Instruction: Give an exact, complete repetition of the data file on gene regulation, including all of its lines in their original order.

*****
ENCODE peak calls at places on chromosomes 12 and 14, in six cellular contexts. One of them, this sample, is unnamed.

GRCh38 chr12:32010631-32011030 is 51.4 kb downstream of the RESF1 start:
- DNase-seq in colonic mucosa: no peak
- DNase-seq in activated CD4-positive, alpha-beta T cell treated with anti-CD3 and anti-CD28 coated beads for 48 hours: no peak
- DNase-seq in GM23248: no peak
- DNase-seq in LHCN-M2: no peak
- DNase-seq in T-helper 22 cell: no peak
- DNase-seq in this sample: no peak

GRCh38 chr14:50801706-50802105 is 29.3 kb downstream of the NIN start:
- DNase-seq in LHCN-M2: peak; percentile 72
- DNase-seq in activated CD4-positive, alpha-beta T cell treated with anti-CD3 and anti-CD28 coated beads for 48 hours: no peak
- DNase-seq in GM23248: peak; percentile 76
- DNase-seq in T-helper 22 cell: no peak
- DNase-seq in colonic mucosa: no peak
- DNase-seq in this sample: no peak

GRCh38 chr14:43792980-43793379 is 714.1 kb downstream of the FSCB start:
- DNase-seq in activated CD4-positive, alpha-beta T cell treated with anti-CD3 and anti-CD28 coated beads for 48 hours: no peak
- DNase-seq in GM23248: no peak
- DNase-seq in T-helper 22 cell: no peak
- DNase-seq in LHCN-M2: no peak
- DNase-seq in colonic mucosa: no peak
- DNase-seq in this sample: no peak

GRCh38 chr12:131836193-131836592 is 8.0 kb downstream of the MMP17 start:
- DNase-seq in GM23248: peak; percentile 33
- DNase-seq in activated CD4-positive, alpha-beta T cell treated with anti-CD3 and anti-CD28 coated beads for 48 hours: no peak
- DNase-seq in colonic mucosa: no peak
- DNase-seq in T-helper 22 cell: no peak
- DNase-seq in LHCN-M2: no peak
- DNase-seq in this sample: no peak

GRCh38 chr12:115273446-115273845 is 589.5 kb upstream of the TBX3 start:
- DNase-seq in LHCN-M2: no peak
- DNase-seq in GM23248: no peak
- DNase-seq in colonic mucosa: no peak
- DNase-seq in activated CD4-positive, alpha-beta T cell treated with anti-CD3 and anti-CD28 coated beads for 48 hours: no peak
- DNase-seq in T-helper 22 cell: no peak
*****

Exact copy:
ENCODE peak calls at places on chromosomes 12 and 14, in six cellular contexts. One of them, this sample, is unnamed.

GRCh38 chr12:32010631-32011030 is 51.4 kb downstream of the RESF1 start:
- DNase-seq in colonic mucosa: no peak
- DNase-seq in activated CD4-positive, alpha-beta T cell treated with anti-CD3 and anti-CD28 coated beads for 48 hours: no peak
- DNase-seq in GM23248: no peak
- DNase-seq in LHCN-M2: no peak
- DNase-seq in T-helper 22 cell: no peak
- DNase-seq in this sample: no peak

GRCh38 chr14:50801706-50802105 is 29.3 kb downstream of the NIN start:
- DNase-seq in LHCN-M2: peak; percentile 72
- DNase-seq in activated CD4-positive, alpha-beta T cell treated with anti-CD3 and anti-CD28 coated beads for 48 hours: no peak
- DNase-seq in GM23248: peak; percentile 76
- DNase-seq in T-helper 22 cell: no peak
- DNase-seq in colonic mucosa: no peak
- DNase-seq in this sample: no peak

GRCh38 chr14:43792980-43793379 is 714.1 kb downstream of the FSCB start:
- DNase-seq in activated CD4-positive, alpha-beta T cell treated with anti-CD3 and anti-CD28 coated beads for 48 hours: no peak
- DNase-seq in GM23248: no peak
- DNase-seq in T-helper 22 cell: no peak
- DNase-seq in LHCN-M2: no peak
- DNase-seq in colonic mucosa: no peak
- DNase-seq in this sample: no peak

GRCh38 chr12:131836193-131836592 is 8.0 kb downstream of the MMP17 start:
- DNase-seq in GM23248: peak; percentile 33
- DNase-seq in activated CD4-positive, alpha-beta T cell treated with anti-CD3 and anti-CD28 coated beads for 48 hours: no peak
- DNase-seq in colonic mucosa: no peak
- DNase-seq in T-helper 22 cell: no peak
- DNase-seq in LHCN-M2: no peak
- DNase-seq in this sample: no peak

GRCh38 chr12:115273446-115273845 is 589.5 kb upstream of the TBX3 start:
- DNase-seq in LHCN-M2: no peak
- DNase-seq in GM23248: no peak
- DNase-seq in colonic mucosa: no peak
- DNase-seq in activated CD4-positive, alpha-beta T cell treated with anti-CD3 and anti-CD28 coated beads for 48 hours: no peak
- DNase-seq in T-helper 22 cell: no peak